I rejoice at thy word, as one that findeth great spoil (Psalm 119:162).
Psalm 119 is the longest psalm (176 verses). No authorship is mentioned, but it is often assigned to David.
The psalm is full of words that are equal in meaning to the Scripture. Such as law, testimonies, precepts, statutes, commandments, judgments, ways, ordinances, and word. There are only six verses out of the 176 that do not have one of these words, but six verses have two of these mentioned.
In verses one and two, we find that man is blessed if he obeys the word of God with his whole heart. In verse 12, God is blessed simply for who He is.
One of the great prayers of the psalm is found in verse 18. Open thou mine eyes, that I may behold wondrous things out of thy law.
But why did the psalmist place so much emphasis on the word of God? As one reads the psalm, it becomes quite evident that he was going through tremendous persecution and trial. Everyone apparently had forsaken him.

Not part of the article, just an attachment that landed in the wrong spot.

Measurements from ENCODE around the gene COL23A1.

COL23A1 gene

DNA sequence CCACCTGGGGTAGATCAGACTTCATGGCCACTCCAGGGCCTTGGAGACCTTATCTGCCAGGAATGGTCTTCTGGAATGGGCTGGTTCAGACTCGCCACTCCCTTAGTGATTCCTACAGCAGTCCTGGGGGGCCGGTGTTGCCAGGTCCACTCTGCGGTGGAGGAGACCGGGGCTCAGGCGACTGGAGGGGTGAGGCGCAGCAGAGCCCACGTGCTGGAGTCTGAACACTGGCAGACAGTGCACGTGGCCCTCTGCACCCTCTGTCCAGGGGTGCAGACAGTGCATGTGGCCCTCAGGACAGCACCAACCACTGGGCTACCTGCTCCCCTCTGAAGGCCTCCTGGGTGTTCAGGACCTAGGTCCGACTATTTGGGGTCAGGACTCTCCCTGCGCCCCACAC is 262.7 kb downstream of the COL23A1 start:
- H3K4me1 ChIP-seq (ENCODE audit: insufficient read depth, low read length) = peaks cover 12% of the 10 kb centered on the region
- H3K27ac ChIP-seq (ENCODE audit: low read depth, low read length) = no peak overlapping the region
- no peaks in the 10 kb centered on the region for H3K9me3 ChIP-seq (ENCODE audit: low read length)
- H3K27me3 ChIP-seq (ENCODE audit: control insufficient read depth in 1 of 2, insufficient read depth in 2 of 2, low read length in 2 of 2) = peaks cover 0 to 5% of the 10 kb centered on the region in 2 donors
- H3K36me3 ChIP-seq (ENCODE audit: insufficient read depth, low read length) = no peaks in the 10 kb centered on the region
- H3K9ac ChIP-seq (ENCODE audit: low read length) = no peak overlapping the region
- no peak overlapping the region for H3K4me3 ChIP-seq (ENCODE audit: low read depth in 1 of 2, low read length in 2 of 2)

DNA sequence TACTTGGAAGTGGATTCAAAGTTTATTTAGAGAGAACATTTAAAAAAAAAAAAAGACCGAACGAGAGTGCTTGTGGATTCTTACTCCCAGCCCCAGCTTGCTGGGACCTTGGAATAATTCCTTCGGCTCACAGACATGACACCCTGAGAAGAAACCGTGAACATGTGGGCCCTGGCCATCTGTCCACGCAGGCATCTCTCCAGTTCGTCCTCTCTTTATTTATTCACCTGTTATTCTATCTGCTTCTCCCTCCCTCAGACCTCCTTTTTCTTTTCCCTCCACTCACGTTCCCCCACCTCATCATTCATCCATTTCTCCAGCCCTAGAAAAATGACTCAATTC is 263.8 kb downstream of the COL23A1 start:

There are many verses that graphically relate his terrible circumstances. Reproach and contempt (v.22), Princes . . . Speak against me (v.23); My soul cleaveth unto the dust (v.25); Heaviness (v.28); Lying (v.30); Affliction (v.50); Horror (v.53); Wicked have robbed me (v.61); The proud have digged pits for me (v.85); They had almost consumed me (v.87). There was no one to turn to but God and His word. This is my comfort in my affliction: for thy word hath quickened me (v.50). My soul cleaveth unto the dust: quicken thou me according to thy word (v.25). I will never forget thy precepts: for with them thou hast quickened me (v.93).
He had learned from experience that Great peace have they which love thy law (v.165). NPS